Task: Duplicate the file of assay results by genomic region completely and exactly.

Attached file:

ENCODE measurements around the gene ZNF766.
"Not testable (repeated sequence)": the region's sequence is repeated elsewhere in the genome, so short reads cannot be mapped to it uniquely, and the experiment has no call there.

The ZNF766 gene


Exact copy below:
ENCODE measurements around the gene ZNF766.
"Not testable (repeated sequence)": the region's sequence is repeated elsewhere in the genome, so short reads cannot be mapped to it uniquely, and the experiment has no call there.

The ZNF766 gene